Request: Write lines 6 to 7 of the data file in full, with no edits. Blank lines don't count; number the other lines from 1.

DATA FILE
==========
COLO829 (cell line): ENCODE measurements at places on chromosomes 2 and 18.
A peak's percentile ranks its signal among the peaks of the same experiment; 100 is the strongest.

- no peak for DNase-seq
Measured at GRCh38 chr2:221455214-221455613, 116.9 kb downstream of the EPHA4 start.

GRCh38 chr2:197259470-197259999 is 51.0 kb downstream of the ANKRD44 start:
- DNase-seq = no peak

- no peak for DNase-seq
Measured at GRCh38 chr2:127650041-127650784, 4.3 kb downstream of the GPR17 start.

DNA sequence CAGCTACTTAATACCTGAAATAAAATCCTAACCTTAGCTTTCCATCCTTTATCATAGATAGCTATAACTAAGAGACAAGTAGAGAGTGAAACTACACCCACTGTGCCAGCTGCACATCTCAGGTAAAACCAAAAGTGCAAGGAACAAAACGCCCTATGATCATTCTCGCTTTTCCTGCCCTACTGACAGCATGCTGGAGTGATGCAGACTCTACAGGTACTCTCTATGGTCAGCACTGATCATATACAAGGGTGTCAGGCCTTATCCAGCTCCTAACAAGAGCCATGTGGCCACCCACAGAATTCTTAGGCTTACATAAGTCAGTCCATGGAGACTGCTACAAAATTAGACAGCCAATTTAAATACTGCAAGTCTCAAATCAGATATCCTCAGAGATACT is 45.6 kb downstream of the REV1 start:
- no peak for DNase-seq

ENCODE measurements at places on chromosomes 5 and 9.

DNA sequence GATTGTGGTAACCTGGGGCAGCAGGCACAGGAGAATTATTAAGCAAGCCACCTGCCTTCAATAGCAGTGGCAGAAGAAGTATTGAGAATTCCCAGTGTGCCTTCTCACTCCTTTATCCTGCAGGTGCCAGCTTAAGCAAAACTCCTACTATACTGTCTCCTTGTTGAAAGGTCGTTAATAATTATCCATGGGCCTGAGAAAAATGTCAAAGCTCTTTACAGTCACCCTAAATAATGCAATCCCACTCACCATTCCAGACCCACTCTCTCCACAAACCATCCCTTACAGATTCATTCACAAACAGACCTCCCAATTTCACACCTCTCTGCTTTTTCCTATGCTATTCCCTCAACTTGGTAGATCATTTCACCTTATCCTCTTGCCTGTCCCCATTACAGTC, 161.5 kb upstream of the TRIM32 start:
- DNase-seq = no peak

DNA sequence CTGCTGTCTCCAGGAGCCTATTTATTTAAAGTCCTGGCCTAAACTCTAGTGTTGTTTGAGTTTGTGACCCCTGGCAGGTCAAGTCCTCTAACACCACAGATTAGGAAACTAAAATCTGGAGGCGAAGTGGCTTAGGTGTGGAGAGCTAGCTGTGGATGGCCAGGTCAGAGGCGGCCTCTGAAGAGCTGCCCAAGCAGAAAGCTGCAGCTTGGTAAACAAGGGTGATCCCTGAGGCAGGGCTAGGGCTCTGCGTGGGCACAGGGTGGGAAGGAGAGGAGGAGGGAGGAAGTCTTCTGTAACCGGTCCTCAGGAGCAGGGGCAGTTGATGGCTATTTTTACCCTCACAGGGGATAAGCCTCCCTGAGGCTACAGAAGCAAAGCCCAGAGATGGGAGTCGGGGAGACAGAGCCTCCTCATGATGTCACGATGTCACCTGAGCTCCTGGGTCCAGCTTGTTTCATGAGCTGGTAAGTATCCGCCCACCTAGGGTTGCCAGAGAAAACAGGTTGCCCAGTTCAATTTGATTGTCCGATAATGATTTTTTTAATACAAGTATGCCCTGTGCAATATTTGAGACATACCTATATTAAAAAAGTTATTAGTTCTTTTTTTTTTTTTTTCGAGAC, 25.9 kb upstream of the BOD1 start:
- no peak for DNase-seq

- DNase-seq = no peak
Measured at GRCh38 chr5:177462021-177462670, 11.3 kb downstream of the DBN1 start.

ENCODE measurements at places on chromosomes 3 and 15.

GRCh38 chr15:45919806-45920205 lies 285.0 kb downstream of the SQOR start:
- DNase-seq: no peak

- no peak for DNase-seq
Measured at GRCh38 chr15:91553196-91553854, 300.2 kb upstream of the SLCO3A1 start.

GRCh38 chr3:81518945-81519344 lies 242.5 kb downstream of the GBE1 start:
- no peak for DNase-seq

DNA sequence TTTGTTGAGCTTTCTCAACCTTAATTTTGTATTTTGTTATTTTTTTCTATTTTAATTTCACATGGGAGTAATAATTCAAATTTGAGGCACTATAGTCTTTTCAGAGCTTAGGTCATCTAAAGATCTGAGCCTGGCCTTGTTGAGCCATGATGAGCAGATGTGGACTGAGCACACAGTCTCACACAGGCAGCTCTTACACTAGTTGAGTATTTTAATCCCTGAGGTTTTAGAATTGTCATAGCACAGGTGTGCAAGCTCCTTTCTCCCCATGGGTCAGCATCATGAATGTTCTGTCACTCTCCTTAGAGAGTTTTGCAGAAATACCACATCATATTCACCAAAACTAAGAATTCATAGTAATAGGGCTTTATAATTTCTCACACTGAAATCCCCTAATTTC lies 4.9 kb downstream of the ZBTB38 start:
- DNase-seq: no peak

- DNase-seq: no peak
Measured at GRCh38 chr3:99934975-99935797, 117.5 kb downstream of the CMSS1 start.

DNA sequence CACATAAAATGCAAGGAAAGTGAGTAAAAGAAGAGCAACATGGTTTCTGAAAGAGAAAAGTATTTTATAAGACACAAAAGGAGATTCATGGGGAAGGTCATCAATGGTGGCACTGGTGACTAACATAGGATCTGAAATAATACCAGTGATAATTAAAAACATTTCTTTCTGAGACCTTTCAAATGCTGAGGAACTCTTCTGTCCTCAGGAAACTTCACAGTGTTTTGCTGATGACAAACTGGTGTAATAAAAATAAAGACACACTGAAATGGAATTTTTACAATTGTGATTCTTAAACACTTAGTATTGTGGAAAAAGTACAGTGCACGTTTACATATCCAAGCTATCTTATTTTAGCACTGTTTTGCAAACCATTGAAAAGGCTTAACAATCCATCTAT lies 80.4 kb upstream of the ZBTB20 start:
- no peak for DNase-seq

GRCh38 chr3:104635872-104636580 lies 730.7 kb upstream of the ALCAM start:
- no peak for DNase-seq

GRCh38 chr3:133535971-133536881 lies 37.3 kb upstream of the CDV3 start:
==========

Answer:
- DNase-seq = no peak

- no peak for DNase-seq